David Angliss, an analyst with Australia’s leading cryptocurrency investment firm, Apollo Capital, shares the fund’s weekly take on what’s happening in the fast-changing and volatile cryptocurrency space.

Overcollaterialised borrowing was phase one of decentralised finance, with projects such as Nexus Mutual, MakerDAO and Alchemix enabling  crypto-backed borrowing.

Then came other platforms that enable undercollaterialised loans, including Australian project Maple Finance.

Now a protocol called TrueFi by a company called TrustToken is offering zero-collateral institutional lending. Its token soared late last week, thanks to a US$12.5 million funding round led by BlockTower Capital, Andreesen Horowitz (a16z) and Sam Bankman-Fried’s Alameda Research.

“The price has just gone ballistic over the past 24 to 48 hours,” David Angliss told Stockhead on Friday.

Alameda and Andreesen Horowitz (co-founded by Marc Andreessen, the co-founder of Netscape), especially, have an outsize reputation in the crypto world.

Angliss says the idea of zero-collateral loans was “quite ambitious and specie sort of idea,” but the stamp of approval by the three major venture capital firms was “like three home runs”.

The price of the TrueFi TRU token rocketed from US16.7c to as much as US85c on Thursday. On Friday evening it was trading at 56c, up 40.5 per cent from 24 hours ago. That gave the project a market cap of US$211 million, making it the No. 203 crypto.

Twenty-four-hour trading volume was as much as US$1 billion – mostly on Binance – up from around US$2 million to US$4 million

“Pretty crazy, pretty explosive,” Angliss says. “It’s had a fairly decent pump, but it’s pretty understandable, seeing as we’ve got those heavyweight hitters behind them.”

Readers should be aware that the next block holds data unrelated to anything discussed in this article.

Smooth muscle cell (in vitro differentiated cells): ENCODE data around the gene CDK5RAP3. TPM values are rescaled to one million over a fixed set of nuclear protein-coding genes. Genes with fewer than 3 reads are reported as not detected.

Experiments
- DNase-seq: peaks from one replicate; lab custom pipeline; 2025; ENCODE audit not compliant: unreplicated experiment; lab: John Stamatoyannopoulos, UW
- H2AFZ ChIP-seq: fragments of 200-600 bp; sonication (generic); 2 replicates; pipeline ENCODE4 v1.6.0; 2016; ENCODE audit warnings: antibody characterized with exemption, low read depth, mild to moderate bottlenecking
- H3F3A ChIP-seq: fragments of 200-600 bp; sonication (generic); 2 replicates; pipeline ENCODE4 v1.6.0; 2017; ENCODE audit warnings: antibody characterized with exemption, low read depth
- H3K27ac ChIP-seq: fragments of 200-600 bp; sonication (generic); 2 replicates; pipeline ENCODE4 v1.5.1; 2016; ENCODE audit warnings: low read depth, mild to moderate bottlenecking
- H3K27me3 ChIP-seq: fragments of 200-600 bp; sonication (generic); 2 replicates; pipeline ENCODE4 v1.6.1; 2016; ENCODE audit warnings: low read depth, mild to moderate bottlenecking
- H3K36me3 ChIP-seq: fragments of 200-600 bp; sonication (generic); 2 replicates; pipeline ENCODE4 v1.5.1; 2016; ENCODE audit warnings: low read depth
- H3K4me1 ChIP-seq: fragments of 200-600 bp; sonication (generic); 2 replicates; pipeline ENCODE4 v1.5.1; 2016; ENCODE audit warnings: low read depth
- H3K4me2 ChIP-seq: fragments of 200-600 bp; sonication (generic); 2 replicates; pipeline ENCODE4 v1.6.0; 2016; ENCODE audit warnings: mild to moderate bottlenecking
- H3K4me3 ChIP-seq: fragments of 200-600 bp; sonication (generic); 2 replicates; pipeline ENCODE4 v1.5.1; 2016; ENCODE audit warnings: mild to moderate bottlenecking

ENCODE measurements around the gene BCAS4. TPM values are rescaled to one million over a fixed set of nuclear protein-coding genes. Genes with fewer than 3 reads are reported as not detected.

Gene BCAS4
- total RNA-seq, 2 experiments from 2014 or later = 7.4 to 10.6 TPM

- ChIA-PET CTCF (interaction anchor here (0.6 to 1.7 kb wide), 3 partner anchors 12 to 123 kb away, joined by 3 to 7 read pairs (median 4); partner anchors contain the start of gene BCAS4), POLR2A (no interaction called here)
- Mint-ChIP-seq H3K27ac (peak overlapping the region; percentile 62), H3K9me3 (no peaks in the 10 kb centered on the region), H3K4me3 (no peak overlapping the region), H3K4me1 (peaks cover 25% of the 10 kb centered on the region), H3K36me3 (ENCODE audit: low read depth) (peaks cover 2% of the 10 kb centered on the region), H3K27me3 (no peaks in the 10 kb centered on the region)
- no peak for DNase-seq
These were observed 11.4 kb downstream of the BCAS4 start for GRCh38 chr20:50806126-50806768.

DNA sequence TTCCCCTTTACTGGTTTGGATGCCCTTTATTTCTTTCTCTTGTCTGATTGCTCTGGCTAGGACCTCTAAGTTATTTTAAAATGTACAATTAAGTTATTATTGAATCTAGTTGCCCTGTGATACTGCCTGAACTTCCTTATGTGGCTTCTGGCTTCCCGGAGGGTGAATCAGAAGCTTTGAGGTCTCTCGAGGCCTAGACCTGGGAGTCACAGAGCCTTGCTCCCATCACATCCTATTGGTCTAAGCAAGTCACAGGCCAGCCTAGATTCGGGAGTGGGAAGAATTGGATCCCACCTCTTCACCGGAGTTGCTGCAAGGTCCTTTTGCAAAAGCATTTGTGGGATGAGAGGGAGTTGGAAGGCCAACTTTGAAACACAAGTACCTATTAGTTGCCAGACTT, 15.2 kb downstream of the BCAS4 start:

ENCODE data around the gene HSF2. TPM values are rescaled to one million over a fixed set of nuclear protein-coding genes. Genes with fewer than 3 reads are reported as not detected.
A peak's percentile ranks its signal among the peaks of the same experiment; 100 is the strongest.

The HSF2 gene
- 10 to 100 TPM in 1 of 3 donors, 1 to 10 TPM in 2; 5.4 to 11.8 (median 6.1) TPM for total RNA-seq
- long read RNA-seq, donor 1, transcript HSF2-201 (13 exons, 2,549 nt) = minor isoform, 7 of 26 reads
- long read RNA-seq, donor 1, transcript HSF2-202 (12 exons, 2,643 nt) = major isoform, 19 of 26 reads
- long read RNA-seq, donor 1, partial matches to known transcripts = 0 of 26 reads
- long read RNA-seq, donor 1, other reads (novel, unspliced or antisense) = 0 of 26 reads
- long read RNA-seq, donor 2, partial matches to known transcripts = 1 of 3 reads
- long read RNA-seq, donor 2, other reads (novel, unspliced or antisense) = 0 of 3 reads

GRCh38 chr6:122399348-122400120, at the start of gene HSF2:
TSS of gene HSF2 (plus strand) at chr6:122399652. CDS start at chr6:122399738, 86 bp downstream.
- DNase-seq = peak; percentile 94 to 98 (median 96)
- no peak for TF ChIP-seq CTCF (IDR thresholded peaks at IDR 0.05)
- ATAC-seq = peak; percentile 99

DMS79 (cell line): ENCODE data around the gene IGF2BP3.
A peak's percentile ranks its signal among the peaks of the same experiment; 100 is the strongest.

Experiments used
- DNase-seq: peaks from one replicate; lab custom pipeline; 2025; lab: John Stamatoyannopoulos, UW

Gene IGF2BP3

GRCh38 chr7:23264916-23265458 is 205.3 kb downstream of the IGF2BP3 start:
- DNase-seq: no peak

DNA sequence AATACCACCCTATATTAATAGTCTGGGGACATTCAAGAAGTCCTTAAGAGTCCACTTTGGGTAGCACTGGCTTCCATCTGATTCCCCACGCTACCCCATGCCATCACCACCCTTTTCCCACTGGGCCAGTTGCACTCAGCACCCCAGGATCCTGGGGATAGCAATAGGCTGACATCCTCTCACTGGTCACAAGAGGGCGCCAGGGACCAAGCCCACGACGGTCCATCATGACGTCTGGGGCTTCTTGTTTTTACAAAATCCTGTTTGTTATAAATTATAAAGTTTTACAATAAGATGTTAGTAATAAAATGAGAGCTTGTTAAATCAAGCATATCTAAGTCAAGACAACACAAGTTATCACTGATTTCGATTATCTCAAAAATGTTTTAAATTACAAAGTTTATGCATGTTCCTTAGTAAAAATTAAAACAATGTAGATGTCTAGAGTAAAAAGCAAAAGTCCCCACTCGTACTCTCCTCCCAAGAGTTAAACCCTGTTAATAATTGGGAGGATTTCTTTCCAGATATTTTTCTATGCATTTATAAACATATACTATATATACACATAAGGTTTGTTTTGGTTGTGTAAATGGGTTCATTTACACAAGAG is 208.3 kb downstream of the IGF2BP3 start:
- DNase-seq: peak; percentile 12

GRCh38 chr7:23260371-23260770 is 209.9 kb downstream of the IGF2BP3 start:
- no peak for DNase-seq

TrueFi uses a complicated on-chain process, where some tokenholders stake their TRU ERC-20 tokens and assess their creditworthiness of borrowers. Those who are deemed worthy are able to borrow TrueUSD, TrustToken’s stablecoin.

If the borrower repays the money, the stakers who vouched for them are rewarded with more TRU tokens.


“Essentially it’s providing a method of the borrower not having to put up any capital collateral,” Angliss says.

‘It’s like JP Morgan coming up to you’

The protocol is just open to institutional borrowers at present.

“Big crypto trading desks, I guess,” Angliss says. “It wouldn’t be your average punter coming in.

“It sort-of makes sense — it’s like JP Morgan coming up to you and asking for a loan. You know that you’re going to get paid back.”

TrustToken says TruFi has enabled US$288 million in loan originations with zero defaults since its launch in November.

Lenders have earned US$2.38 million in interest. The protocol has three different pools where lenders on Friday could earn between 1.62 and 5.85 per cent annual percentage yield on their stablecoins.

Apollo invested in the project but sold some of its holdings earlier, although some tokens remain in its treasury. “Definitely not as much as we would have to off the back of this pump.”

On Friday there was US$650 million in total value locked (TVL) in TrueFi’s protocol, meaning the TRU token’s market cap is just one-third of its TVL, Angliss said.

“Which, back of the envelope, ‘buy, hold or sell,’ probably still means that it’s undervalued,” Angliss said.

Maple Finance’s MPL token was also a big gainer on Friday, rising 31.6 per cent to US$10.25 after expanding its lending pools earlier in the week.

“We love Maple,” Angliss says, noting its lending pools were offering yields of 44.7 and 45.5 per cent.

“These are the best yields you can find on a stablecoin right now.”

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The views, information, or opinions expressed in the interview in this article are solely those of the interviewee and do not represent the views of Stockhead.

Stockhead has not provided, endorsed or otherwise assumed responsibility for any financial product advice contained in this article.